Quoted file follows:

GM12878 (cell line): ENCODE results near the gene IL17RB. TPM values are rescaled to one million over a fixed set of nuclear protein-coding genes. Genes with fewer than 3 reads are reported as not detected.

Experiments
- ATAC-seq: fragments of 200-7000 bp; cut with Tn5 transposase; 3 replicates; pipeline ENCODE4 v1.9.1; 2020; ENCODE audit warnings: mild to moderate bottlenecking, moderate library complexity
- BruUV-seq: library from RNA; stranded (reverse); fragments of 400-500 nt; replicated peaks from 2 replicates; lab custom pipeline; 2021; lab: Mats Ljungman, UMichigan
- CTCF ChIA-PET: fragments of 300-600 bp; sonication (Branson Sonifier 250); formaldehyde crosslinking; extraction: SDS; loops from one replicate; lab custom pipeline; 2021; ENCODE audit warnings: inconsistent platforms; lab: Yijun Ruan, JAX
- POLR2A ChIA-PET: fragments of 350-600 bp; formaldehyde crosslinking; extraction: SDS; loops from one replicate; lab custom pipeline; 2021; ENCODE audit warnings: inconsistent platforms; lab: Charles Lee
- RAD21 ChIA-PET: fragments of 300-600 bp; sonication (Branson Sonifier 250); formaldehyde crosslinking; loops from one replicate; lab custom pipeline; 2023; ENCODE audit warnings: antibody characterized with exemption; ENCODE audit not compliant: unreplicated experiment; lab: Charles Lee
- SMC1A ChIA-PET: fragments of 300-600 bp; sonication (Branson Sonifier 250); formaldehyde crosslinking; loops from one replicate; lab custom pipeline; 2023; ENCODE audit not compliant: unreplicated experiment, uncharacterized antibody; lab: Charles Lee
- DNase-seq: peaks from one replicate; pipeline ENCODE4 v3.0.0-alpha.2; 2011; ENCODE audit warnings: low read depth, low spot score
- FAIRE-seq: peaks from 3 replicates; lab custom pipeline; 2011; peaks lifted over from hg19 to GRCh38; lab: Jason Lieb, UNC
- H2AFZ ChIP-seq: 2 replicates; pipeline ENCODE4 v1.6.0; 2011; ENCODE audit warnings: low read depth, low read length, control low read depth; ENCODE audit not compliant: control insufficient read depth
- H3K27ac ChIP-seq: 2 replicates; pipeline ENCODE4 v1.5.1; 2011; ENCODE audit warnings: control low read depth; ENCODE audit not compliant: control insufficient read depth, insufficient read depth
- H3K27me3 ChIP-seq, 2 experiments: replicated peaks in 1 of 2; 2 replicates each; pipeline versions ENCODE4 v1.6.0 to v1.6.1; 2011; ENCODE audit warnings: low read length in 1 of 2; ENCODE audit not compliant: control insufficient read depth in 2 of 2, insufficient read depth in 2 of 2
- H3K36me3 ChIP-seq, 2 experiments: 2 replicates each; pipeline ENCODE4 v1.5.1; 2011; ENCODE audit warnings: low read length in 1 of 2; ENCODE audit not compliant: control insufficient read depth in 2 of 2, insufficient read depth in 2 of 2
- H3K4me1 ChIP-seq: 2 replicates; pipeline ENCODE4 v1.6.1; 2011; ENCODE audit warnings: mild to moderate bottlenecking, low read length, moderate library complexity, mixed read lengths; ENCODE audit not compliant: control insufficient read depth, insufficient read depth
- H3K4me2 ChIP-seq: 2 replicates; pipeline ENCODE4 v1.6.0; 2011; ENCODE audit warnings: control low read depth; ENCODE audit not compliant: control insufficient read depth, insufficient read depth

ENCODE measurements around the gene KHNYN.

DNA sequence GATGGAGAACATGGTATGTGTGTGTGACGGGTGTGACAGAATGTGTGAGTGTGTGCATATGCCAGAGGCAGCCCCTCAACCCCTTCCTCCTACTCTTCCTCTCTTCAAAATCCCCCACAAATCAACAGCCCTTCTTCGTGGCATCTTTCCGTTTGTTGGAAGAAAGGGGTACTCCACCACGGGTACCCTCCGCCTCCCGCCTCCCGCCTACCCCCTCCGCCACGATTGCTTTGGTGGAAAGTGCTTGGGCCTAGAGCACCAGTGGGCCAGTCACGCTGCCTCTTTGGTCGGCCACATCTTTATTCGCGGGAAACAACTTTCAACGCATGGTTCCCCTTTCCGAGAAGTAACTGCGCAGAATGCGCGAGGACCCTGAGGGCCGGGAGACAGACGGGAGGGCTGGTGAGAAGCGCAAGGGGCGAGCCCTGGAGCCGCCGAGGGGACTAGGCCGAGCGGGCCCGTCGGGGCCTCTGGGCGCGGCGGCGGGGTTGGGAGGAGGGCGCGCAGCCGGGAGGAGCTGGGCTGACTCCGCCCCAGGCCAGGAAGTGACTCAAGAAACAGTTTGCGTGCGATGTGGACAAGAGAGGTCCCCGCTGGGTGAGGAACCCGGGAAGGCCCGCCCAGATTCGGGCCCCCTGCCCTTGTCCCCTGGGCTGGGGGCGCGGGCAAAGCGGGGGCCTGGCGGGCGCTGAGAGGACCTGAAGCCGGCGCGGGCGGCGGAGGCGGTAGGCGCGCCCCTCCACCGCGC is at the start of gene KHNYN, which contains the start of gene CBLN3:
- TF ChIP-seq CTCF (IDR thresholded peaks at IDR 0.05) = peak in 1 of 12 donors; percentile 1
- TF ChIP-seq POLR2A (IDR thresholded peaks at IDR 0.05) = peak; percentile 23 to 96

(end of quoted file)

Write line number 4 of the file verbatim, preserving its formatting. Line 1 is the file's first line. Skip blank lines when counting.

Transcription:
- BruUV-seq: library from RNA; stranded (reverse); fragments of 400-500 nt; replicated peaks from 2 replicates; lab custom pipeline; 2021; lab: Mats Ljungman, UMichigan